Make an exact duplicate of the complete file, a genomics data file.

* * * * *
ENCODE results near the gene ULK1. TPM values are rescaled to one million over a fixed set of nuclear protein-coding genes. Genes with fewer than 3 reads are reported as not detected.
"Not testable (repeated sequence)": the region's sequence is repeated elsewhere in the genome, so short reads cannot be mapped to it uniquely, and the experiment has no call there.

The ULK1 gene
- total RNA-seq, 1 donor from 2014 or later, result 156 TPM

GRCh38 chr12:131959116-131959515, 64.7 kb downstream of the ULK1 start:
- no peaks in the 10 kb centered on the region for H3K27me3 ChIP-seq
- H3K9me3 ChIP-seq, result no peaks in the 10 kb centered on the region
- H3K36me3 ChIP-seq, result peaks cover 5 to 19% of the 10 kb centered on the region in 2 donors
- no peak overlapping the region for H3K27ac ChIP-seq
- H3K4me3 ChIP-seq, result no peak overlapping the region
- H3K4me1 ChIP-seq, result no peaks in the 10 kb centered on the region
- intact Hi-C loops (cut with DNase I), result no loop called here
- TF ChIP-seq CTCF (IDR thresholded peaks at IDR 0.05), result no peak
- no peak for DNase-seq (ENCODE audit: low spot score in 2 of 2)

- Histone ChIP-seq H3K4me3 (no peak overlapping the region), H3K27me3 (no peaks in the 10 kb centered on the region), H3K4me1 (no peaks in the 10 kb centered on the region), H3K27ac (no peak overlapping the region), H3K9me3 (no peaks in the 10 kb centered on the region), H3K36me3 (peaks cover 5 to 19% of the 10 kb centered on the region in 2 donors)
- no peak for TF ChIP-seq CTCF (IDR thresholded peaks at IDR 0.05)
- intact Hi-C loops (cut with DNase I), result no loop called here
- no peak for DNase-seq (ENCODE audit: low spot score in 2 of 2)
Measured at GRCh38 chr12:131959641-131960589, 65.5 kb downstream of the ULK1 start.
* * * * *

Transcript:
ENCODE results near the gene ULK1. TPM values are rescaled to one million over a fixed set of nuclear protein-coding genes. Genes with fewer than 3 reads are reported as not detected.
"Not testable (repeated sequence)": the region's sequence is repeated elsewhere in the genome, so short reads cannot be mapped to it uniquely, and the experiment has no call there.

The ULK1 gene
- total RNA-seq, 1 donor from 2014 or later, result 156 TPM

GRCh38 chr12:131959116-131959515, 64.7 kb downstream of the ULK1 start:
- no peaks in the 10 kb centered on the region for H3K27me3 ChIP-seq
- H3K9me3 ChIP-seq, result no peaks in the 10 kb centered on the region
- H3K36me3 ChIP-seq, result peaks cover 5 to 19% of the 10 kb centered on the region in 2 donors
- no peak overlapping the region for H3K27ac ChIP-seq
- H3K4me3 ChIP-seq, result no peak overlapping the region
- H3K4me1 ChIP-seq, result no peaks in the 10 kb centered on the region
- intact Hi-C loops (cut with DNase I), result no loop called here
- TF ChIP-seq CTCF (IDR thresholded peaks at IDR 0.05), result no peak
- no peak for DNase-seq (ENCODE audit: low spot score in 2 of 2)

- Histone ChIP-seq H3K4me3 (no peak overlapping the region), H3K27me3 (no peaks in the 10 kb centered on the region), H3K4me1 (no peaks in the 10 kb centered on the region), H3K27ac (no peak overlapping the region), H3K9me3 (no peaks in the 10 kb centered on the region), H3K36me3 (peaks cover 5 to 19% of the 10 kb centered on the region in 2 donors)
- no peak for TF ChIP-seq CTCF (IDR thresholded peaks at IDR 0.05)
- intact Hi-C loops (cut with DNase I), result no loop called here
- no peak for DNase-seq (ENCODE audit: low spot score in 2 of 2)
Measured at GRCh38 chr12:131959641-131960589, 65.5 kb downstream of the ULK1 start.